Wednesday, April 13, 2016

Players: Play Up Your Disadvantages

A lot of players fear their disadvantages. I've seen it a lot. I've seen it online in games. I've seen it in discussions. I've seen it in people who are new to some of the stable groups I'm in. I understand it, somewhat anyhow. Your character's disadvantages are weaknesses. The thought follows that if they come up then your character will be exposed, hurt, and possibly unmade. The thing is, disadvantages are a good thing and if you play them up you can even mitigate how much they harm you. Today, I want to talk about that.

Playing Up Your Disadvantages
Before I get into how it may benefit you, let's talk about your disadvantages as a whole. Disadvantages are awesome because in many ways they help make your character stand out or be unique. Darkness defines light. Death defines life. And so too it stands that your character's weaknesses and vulnerabilities will define her strengths.

Celebrate this. Play into it. Have fun with it. If your character has a dependent, then spend time worrying about your dependent and make it a point to remind the GM about them and that you are taking care of them. If your character is blind, play into the fact that they can't see. Have a character with contrary? Get into debates and discussions.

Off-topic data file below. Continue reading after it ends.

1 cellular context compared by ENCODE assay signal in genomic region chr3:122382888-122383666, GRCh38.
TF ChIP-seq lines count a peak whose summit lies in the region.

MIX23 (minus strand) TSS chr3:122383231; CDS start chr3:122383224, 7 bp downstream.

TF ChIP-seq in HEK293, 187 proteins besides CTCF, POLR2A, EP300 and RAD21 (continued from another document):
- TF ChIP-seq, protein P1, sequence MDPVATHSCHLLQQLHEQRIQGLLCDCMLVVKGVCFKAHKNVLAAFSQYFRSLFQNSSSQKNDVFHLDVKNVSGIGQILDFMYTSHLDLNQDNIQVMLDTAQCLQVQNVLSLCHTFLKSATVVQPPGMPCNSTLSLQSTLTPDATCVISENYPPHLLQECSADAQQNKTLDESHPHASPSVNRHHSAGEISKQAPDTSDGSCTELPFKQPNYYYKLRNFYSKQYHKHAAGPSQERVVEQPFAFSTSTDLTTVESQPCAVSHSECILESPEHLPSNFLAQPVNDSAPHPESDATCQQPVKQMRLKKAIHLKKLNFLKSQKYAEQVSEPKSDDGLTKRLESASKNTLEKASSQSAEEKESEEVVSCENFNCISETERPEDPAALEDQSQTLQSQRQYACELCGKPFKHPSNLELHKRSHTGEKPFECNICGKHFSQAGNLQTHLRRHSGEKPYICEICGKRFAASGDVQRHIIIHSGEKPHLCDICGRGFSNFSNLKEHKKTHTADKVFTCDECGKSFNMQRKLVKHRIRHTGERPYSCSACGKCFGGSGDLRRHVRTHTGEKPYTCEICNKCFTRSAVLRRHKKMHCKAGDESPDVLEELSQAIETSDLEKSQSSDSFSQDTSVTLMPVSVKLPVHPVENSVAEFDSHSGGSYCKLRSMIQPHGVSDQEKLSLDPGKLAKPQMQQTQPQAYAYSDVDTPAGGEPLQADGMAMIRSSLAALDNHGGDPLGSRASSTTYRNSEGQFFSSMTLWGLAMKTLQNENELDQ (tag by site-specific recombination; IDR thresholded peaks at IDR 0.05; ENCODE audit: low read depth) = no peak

You can do the same with advantages, but what makes a character weak, where they act in ways perhaps we wouldn't like, or that aren't ideal, makes them all the more interesting. Would Inigo Montoya have been half as interesting if he hadn't started his duel left handed to give his opponent a chance and make the fight satisfying? Would Batman be as interesting if his need to be in control didn't push away the family he has carefully built for himself, so often at the times he needs them most?

Look at Superman. One of the most common gripes about him is that he's boring because he is a character without any real downsides. Sure, he can do well in a team book, but as an individual the character is somewhat flat and easily dismissed.

And then, if for no other reason, you may benefit playing up your disadvantages on your own, because nothing makes a GM forget about something faster than not having to be responsible for it.

Why GMs Flag Disadvantages
Before we go into how playing up your disadvantages helps you, we need to look at why the GM pulls your disadvantages into play. Quite frankly, the reason is simple: it's part of their job. When you built your character, when you took the disadvantage, you received some benefit for it. In exchange, you accepted a weakness. The GM has the job of challenging the players, pushing them, and testing them. That means bringing up your disadvantages.

In other words, when you take a disadvantage you tell your GM that you want that aspect of your character to be something that hinders you.

Hiding In Plain Sight
So what happens when the thing the GM is supposed to test you with is a regular part of your character's RP for good and for ill? Well, because it is in the game, the GM doesn't have to bring it up. Since the GM doesn't have to bring it up they don't have to worry about it. It's not that they forget, but why plan how to bring up Sarah's dependent NPC when Sarah herself keeps the son in mind all the time?